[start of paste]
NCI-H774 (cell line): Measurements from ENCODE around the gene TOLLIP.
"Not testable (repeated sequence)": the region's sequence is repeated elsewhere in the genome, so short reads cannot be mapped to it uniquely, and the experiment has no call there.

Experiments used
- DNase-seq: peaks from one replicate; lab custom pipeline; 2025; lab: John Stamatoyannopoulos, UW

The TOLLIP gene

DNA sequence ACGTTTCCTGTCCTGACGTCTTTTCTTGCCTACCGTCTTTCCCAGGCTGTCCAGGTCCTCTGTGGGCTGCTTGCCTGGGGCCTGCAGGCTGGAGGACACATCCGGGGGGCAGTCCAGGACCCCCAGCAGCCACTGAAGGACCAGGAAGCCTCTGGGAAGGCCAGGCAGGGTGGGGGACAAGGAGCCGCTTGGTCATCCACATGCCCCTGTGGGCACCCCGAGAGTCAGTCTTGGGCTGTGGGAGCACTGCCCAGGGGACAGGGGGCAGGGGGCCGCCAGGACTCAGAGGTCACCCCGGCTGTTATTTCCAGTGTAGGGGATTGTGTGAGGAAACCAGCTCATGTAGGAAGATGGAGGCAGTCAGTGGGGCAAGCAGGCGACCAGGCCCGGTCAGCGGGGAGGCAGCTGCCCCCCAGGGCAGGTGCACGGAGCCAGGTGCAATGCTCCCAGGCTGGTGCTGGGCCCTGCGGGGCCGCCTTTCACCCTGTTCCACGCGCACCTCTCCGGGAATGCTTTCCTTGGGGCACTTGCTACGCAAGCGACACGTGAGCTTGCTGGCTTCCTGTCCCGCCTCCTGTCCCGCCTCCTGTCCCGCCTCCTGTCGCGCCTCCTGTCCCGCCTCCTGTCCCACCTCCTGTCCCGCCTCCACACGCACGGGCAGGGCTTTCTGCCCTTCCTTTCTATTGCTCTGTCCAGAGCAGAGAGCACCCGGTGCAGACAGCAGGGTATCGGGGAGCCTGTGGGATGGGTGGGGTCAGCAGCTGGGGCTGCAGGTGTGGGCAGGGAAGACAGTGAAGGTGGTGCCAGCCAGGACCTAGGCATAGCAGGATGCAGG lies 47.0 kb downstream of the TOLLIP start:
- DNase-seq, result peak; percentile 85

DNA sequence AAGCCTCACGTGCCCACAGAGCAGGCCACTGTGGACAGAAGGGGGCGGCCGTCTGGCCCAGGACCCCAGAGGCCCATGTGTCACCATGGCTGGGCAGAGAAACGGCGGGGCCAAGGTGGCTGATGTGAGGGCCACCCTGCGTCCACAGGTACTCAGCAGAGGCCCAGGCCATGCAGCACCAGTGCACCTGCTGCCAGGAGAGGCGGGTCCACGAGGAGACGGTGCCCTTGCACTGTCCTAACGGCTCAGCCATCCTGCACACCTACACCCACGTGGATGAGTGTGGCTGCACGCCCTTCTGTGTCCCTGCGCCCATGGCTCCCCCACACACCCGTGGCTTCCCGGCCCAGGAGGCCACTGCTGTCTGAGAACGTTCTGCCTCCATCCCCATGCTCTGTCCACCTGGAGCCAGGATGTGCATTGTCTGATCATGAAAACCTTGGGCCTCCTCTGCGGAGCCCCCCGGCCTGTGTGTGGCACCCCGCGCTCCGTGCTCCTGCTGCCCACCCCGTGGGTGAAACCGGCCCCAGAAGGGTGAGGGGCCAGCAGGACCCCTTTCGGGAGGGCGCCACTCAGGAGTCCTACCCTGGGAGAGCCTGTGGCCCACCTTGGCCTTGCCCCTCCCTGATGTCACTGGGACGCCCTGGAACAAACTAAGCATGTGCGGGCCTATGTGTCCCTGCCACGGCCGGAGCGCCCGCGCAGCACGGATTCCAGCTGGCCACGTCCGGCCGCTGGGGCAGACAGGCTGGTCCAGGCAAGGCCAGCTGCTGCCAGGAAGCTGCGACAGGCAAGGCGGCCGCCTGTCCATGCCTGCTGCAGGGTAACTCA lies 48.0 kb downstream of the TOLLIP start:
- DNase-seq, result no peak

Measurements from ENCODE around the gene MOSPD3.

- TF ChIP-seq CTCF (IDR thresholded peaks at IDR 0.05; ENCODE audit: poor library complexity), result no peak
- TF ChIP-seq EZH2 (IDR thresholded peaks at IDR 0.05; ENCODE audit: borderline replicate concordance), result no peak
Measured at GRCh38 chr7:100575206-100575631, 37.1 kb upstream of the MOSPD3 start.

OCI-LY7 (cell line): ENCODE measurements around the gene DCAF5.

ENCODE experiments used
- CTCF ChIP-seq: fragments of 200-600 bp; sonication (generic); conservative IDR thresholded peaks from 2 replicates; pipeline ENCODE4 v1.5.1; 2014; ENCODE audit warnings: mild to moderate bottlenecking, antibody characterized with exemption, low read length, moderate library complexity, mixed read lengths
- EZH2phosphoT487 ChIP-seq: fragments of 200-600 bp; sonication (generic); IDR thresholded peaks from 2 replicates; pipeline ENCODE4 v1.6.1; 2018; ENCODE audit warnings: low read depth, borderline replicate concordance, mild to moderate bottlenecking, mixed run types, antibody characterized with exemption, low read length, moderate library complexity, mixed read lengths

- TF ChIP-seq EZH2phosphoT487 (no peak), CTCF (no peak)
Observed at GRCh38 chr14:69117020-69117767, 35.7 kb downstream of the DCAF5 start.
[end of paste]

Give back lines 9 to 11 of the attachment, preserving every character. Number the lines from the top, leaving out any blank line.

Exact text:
- DNase-seq, result no peak

Measurements from ENCODE around the gene MOSPD3.

- TF ChIP-seq CTCF (IDR thresholded peaks at IDR 0.05; ENCODE audit: poor library complexity), result no peak